• On unsubscribing, we decrement the counter of the epoch --> make sure that the destructor unsubscribes!

It's also possible to combine this with a timeout, registering the last time we modified the epoch (ie creation of the next) and deciding that after a certain amount of time we can discard it (in which case we reclaim the counter and add it to the next epoch).

Note that the scheme scales to multithread, since one epoch is accessible for writing (push operation on a stack) and the others are read-only (except for an atomic counter). It's possible to use lock-free operations to push on a stack at the condition that no memory need be allocated. It's perfectly sane to decide to switch epoch when the stack is complete.

share|improve this answer
Impressive. +1. –  Patrick Jul 2 '10 at 8:25
New question on the same theme (by Patrick): stackoverflow.com/questions/3667317/… where he remarks that simply generating a lot of events can kill performances. –  Matthieu M. Sep 8 '10 at 13:35
add comment

other tricks of observing data changes

Not really. You have "push" and "pull" design patterns. There aren't any other choices.

A notifyAllObservers is a push, ordinary attribute access is a pull.

I'd recommend consistency. Clearly, you have a situation where an object has many changes but all changes do not percolate through to other objects.

Don't be confused by this.

An observer does not need to do an expensive computation merely because it was notified of a change.

I think you should have some classes like this to handle the "frequent changes but slow requests" classes.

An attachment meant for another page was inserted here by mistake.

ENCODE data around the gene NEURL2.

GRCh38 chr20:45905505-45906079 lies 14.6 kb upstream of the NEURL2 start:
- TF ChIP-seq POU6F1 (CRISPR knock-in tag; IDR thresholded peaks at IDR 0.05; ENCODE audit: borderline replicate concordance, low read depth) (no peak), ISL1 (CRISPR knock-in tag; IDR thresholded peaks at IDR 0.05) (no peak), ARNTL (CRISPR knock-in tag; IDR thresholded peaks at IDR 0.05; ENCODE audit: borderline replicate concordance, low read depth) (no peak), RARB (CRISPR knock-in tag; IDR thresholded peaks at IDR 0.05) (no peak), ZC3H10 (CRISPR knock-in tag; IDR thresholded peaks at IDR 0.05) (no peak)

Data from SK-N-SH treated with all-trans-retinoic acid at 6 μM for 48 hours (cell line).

class PeriodicObserver {
    bool dirty;
    public void notification(...) {
        // save the changed value; do nothing more.  Speed matters.
        this.dirty= True;
    public result getMyValue() {
        if( this.dirty ) { 
            // recompute now
        return the value
share|improve this answer
add comment

You have pull and push notification. I'd consider trying to hide the detail to the extent possible, so at least the notifier doesn't need to care about the difference:

class notifier { 
    virtual void operator()() = 0;

class pull_notifier : public notifier { 
    bool dirty;
    lazy_notifier() : dirty(false) {}
    void operator()() { dirty = true; }
    operator bool() { return dirty; }

class push_notifier : public notifier { 
    void (*callback)();
    push_notifier(void (*c)()) : callback(c) {}
    void operator()() { callback(); }

Then the observer can pass either a push_notifier or a pull_notifier as it sees fit, and the mutator doesn't need to care about the difference:

class MyDataClass { 
    notifier &notify;
    double m_member;
    MyDataClass(notifier &n) : n_(n) {}
    void SetMember(double d) { 
        m_member = d; 

For the moment I've written it with only a single observer per mutator, but it's fairly simple to change that to a vector of pointers to observer objects for a given mutator if you need more. With that, a given mutator will support an arbitrary combination of push_ and pull_ notifiers. If you're sure a given mutator will only ever use pull_notifiers or push_notifiers, you could consider using a template with the notifier as a template parameter (a policy) to avoid the overhead of a virtual function call (probably negligible for a push_notifier, but less so for a pull_notifier).

share|improve this answer
add comment

You described the two high level options available (push vs pull/polling). There aren't any other options of which I know.

share|improve this answer
add comment

Your Answer


By posting your answer, you agree to the privacy policy and terms of service.

Not the answer you're looking for? Browse other questions tagged or ask your own question.